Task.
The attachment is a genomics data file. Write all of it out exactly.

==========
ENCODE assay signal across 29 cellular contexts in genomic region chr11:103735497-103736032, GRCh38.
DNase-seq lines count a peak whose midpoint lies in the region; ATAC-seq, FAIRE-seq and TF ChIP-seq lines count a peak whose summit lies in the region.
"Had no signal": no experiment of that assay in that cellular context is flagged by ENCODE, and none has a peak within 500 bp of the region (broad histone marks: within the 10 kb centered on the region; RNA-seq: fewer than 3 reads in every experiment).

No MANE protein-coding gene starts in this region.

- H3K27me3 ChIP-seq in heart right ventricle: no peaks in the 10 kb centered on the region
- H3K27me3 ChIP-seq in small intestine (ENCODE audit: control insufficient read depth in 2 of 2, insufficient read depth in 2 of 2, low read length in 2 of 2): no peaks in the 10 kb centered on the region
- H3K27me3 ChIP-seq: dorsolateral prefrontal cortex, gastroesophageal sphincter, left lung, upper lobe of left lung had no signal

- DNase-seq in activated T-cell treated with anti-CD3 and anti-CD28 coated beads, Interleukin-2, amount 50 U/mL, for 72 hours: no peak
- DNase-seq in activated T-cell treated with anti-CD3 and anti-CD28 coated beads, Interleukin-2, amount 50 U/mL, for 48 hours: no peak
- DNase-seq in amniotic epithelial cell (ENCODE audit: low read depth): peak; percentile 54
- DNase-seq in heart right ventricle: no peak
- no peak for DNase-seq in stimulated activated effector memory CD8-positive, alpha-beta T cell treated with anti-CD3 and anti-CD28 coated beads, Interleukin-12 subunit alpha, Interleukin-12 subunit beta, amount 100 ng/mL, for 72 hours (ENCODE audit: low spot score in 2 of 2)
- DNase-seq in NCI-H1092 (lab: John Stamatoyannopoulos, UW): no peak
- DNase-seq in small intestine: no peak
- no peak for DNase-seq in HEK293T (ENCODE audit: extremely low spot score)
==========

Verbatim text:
ENCODE assay signal across 29 cellular contexts in genomic region chr11:103735497-103736032, GRCh38.
DNase-seq lines count a peak whose midpoint lies in the region; ATAC-seq, FAIRE-seq and TF ChIP-seq lines count a peak whose summit lies in the region.
"Had no signal": no experiment of that assay in that cellular context is flagged by ENCODE, and none has a peak within 500 bp of the region (broad histone marks: within the 10 kb centered on the region; RNA-seq: fewer than 3 reads in every experiment).

No MANE protein-coding gene starts in this region.

- H3K27me3 ChIP-seq in heart right ventricle: no peaks in the 10 kb centered on the region
- H3K27me3 ChIP-seq in small intestine (ENCODE audit: control insufficient read depth in 2 of 2, insufficient read depth in 2 of 2, low read length in 2 of 2): no peaks in the 10 kb centered on the region
- H3K27me3 ChIP-seq: dorsolateral prefrontal cortex, gastroesophageal sphincter, left lung, upper lobe of left lung had no signal

- DNase-seq in activated T-cell treated with anti-CD3 and anti-CD28 coated beads, Interleukin-2, amount 50 U/mL, for 72 hours: no peak
- DNase-seq in activated T-cell treated with anti-CD3 and anti-CD28 coated beads, Interleukin-2, amount 50 U/mL, for 48 hours: no peak
- DNase-seq in amniotic epithelial cell (ENCODE audit: low read depth): peak; percentile 54
- DNase-seq in heart right ventricle: no peak
- no peak for DNase-seq in stimulated activated effector memory CD8-positive, alpha-beta T cell treated with anti-CD3 and anti-CD28 coated beads, Interleukin-12 subunit alpha, Interleukin-12 subunit beta, amount 100 ng/mL, for 72 hours (ENCODE audit: low spot score in 2 of 2)
- DNase-seq in NCI-H1092 (lab: John Stamatoyannopoulos, UW): no peak
- DNase-seq in small intestine: no peak
- no peak for DNase-seq in HEK293T (ENCODE audit: extremely low spot score)